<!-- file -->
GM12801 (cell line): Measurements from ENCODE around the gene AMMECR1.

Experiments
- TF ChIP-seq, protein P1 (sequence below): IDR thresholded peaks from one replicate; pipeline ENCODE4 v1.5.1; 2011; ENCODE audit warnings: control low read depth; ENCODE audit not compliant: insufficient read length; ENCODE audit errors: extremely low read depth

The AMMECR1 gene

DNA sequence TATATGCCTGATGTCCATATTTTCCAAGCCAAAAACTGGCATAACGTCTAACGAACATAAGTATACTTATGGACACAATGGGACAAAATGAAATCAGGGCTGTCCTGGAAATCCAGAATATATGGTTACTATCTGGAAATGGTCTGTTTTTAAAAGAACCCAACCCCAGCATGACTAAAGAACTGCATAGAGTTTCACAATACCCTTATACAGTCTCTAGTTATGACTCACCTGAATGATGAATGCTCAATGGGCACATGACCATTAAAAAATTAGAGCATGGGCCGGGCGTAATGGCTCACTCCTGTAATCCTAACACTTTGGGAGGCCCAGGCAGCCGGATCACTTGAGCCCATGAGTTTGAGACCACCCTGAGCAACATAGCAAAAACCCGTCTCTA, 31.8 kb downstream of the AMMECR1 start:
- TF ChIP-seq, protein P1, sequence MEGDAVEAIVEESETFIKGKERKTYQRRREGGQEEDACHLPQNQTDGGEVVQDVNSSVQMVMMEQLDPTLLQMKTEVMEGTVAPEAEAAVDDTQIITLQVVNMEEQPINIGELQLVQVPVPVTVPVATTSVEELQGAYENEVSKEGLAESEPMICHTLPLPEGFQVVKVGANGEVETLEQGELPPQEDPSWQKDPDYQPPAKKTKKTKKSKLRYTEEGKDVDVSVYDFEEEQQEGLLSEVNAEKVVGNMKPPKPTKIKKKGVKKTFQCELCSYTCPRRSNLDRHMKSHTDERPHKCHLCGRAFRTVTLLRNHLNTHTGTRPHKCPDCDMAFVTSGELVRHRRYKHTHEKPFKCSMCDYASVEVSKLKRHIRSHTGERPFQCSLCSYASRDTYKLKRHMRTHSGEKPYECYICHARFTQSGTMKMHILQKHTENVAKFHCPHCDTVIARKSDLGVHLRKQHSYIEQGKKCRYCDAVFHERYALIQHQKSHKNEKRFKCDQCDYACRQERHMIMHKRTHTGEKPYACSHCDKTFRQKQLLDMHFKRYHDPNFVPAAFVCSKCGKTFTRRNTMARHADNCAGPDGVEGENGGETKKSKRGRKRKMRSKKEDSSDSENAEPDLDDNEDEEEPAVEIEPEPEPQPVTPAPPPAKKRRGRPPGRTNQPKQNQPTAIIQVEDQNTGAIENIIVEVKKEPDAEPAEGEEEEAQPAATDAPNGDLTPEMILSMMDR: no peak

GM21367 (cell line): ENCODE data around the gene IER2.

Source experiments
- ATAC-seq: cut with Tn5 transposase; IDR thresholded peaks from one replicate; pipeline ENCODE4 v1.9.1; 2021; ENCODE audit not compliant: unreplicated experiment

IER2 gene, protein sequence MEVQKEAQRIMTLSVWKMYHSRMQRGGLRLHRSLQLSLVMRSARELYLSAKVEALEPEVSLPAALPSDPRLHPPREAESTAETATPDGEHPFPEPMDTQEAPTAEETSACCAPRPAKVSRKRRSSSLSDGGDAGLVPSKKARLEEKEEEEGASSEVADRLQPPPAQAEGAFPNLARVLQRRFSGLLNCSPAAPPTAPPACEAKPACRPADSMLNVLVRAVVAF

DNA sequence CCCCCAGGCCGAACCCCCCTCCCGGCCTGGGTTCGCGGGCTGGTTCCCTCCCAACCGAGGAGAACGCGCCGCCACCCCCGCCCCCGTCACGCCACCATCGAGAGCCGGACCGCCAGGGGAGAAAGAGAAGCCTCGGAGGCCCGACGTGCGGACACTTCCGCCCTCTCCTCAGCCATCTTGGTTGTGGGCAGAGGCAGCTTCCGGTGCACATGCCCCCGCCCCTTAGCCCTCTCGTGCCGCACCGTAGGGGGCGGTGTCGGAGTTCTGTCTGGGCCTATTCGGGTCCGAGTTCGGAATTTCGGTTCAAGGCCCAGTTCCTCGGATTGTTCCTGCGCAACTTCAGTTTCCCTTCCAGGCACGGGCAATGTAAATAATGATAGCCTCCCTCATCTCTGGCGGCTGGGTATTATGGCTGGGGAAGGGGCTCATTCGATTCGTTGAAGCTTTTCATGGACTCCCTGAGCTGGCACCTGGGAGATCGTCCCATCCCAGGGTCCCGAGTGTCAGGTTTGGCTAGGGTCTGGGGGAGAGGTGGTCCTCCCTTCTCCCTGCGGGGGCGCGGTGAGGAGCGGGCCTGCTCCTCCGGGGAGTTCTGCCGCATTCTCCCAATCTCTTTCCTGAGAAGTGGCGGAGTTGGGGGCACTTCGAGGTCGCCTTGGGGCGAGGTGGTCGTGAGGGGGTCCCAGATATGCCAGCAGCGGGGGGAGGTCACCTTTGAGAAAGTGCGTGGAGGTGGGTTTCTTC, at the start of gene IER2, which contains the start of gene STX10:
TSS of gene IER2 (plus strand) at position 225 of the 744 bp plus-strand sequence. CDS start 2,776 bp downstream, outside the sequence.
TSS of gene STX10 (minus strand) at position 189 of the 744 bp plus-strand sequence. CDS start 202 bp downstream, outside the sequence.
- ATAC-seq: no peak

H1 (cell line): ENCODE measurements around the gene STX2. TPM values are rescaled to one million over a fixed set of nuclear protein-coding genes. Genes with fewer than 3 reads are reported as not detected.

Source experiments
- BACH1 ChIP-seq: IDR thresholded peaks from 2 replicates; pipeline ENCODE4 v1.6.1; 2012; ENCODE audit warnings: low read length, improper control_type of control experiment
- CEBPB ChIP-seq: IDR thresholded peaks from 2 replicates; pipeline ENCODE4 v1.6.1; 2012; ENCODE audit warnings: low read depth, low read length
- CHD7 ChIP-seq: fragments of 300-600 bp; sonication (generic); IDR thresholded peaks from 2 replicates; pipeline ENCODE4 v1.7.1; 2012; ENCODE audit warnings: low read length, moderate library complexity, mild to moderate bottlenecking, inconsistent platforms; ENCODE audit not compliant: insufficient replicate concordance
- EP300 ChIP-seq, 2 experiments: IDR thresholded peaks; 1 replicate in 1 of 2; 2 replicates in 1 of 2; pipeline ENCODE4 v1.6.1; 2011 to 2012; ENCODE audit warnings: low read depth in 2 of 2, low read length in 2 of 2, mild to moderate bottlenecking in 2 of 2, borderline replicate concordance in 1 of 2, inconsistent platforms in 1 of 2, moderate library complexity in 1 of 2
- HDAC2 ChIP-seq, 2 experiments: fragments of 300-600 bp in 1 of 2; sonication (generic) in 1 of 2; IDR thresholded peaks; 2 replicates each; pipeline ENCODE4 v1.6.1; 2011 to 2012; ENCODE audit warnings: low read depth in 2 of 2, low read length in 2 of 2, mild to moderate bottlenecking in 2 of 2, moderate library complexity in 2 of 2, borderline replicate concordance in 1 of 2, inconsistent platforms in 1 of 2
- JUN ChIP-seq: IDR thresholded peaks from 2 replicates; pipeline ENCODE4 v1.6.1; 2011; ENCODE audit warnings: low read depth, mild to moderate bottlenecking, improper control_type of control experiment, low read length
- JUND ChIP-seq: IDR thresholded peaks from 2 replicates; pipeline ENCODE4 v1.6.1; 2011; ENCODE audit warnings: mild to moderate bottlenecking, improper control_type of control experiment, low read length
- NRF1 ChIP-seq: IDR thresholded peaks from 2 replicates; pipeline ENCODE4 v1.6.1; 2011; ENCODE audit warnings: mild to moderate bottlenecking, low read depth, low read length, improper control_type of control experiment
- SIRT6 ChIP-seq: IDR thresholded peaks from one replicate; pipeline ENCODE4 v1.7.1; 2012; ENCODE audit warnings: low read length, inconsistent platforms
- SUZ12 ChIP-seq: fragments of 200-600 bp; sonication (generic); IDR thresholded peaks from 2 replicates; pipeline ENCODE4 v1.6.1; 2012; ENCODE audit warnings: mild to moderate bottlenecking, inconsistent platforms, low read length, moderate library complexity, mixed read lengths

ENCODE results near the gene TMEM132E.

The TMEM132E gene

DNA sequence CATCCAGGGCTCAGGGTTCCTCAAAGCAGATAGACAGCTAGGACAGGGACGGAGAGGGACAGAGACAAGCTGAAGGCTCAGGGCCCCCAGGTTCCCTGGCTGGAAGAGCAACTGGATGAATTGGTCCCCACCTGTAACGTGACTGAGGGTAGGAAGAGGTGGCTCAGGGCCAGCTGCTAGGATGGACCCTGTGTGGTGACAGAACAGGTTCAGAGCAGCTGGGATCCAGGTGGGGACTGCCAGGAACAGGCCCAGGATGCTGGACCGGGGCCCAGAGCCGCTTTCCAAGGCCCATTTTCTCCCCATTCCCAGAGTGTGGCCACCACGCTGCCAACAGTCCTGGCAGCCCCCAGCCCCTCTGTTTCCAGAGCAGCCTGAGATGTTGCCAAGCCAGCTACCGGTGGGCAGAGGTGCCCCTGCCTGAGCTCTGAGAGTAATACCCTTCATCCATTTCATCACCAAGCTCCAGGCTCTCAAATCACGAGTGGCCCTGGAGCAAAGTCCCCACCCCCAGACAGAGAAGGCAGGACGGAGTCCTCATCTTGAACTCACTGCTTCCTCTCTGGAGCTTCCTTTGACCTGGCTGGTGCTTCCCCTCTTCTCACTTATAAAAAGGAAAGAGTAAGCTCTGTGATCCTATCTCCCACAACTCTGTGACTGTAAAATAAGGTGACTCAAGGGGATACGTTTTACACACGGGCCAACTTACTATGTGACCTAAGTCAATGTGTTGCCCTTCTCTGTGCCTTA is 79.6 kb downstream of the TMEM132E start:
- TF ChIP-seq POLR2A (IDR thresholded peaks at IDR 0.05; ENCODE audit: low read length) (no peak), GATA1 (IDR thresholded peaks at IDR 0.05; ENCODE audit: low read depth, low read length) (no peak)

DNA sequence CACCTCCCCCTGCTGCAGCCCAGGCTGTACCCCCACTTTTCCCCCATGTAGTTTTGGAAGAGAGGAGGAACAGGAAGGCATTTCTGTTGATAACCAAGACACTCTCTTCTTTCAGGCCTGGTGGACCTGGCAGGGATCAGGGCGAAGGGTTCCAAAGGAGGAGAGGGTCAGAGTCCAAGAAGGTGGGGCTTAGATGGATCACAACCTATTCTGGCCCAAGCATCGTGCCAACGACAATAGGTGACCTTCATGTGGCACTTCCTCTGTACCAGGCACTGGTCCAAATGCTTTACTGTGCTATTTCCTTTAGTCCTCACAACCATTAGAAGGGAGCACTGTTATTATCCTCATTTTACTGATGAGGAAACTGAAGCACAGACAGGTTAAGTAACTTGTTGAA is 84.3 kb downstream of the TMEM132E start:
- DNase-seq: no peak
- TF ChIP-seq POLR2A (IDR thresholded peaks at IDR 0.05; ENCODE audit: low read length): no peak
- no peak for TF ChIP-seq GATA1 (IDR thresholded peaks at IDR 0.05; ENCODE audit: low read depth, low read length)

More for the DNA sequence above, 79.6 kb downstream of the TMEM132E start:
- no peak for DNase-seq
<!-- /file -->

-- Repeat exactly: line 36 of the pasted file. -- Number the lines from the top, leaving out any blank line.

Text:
- no peak for DNase-seq